Wednesday, May 20, 2009

Duke’s Soaring Brodhead-Steel Defense Costs

Attorney and former Chronicle editor Ed Rickards writes frequently about Duke’s finances. Often what he says has not been confirmed by Duke or appeared in The Chronicle.

But Ed’s numbers have always stood up as have his analysis of what the numbers mean for Duke.

A few days ago Ed sent the following - - -

I have just acquired new figures about Duke's soaring legal bills.

-- these are for the 2007-2008 school year. Nothing more current will surface for at least nine months.

-- Duke does not indicate the reason for these soaring costs. But I follow Duke affairs closely, and know of no other substantial litigation other than the lacrosse cases.

-- The biggest bill comes from Jamie Gorelik and her Washington law firm, apparently performed through their Philadelphia office. We know this firm was retained to work on lacrosse matters.

So we start with the term "legal fees."

It's not known if this includes reimbursement of expenses to law firms. For example if a lawyer flies to Durham, is it covered on this line or under the line for "travel." These law firms run up substantial bills in addition to fees -- charging for every xerox and paper clip.

New legal costs figure:

2007-2008 academic year --- $17,040,989

Previously known legal costs figures:

2006-2007 --- $10,207,165

2005-2006 --- $5,879,719

2004-2005 --- $4,316,301

Note: the Prosecutor Nifong - Prostitute Mangum hoax embraced three months of the 2005-2006 school year.

Note: the leap from $10 million to $17 million is extraordinary. 70 percent. In this period, undergraduate financial aid only increased 11 percent, a Brodhead priority.

There's more:

For the first time, I can report on fees paid to Wilmer, Cutler and Pickering. Their partner Jamie Goreleck was retained to review the lacrosse litigation. So far as is known, this is their only activity for Duke.

Wilmer,Cutler has leaped to the 5th largest professional contractor dealing with Duke University, with payments during the 2007-2008 academic year for professional fees of $1,966,288. This law firm charges at least $800 an hour for a partner's time. At least. Again, I do not know if this total embraces all the costs the firm runs up or just fees for lawyers.

Best regards,

Folks, I’ll say three things:

1) --- I don’t doubt what Ed’s reporting.

Many of you will recall Ed’s op-eds in the Durham Herald Sun and my posts here reporting information he provided which weeks and months later Duke would finally confirm.

Ed, for example, revealed Duke’s huge endowment drop at a time when President Richard Brodhead and BOT Chair Robert Steel were fobbing off the university community off with a faux back-and-forth routine reminiscent of Laurel and Hardy.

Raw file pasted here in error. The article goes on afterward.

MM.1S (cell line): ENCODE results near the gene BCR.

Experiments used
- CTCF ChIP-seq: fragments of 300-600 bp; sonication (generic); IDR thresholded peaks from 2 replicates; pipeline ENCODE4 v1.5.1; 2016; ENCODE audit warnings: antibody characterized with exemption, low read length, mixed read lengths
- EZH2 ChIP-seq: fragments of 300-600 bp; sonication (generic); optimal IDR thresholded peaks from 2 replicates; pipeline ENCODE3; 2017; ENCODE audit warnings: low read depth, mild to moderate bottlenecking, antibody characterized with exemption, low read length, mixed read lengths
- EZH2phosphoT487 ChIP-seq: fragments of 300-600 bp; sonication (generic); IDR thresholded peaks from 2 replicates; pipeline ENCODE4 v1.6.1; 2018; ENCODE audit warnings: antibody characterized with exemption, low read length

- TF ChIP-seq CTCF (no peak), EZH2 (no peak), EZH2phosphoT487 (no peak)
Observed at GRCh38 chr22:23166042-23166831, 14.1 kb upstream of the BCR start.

“Things are just fine and there’s no need to worry, right Ollie?”

“That's right, Stanley. And that’s because we’ve managed the endowment so wisely.”

2) --- I checked last night with two attorneys not themselves employed by Duke, or members of law firms representing Duke, or firms who’ve represented litigants in cases growing out of Duke’s scandalous response to Mangum and Nifong lies, which cases have been settled, or firms representing plaintiffs who’ve brought still unsettled suits against Duke in connection with its scandalous response to Mangum’s and Nifong’s lies.

The attorneys told me the figures Ed’s presented seem, if anything, low given all that’s transpired.

They also noted that attorneys usually bill clients such as Duke in arrears, so that Duke’s actual legal costs to date are almost certainly significantly higher than what Ed’s reporting.

There’s more I’d like to report but time is very short.

3) -- Why haven’t The Chronicle and Duke Magazine reported on the costs of defending Brodhead, Steel and the rest of the Duke Defendants?

Both publications claim to serve the Duke community.

But keeping secret the huge attorneys’ and settlement fees Duke's already run up only serves the interests of Brodhead, Steel, the other trustees, the other Duke Defendants, and many others not named as defendants in any suit but who did their part in crafting and/or enabling the most disgraceful chapter in Duke’s history since it officially repudiated racial segregation practices.


Ken said...

The 70% jump looks even more outrageous when you figure that the previous year had a 73% increase. In two years the costs tripled.

Anonymous said...

This is what is known as buying justice -- the law firms are no doubt big political contributors and, in the end, some procedural maneuvering may result in the case being disposed of on favorable terms, and perhaps quietly fizzling out.

One wonders what Durham has had to pay thus far and suspects that it is substantially less.

At some point, Duke is going to spend more than it would have cost them to settle -- this can be viewed as hush money and as more money extorted from Duke by Durham. In addition to the silence, they are protecting Durham from having to have court-appointed supervision of the DPD, despite a long-standing pattern of DPD and city hall victimizing Duke students.


Anonymous said...

Would not Duke students have a case for a broad class-action lawsuit against Durham for the disparate police treatment of Duke students and Durham residents?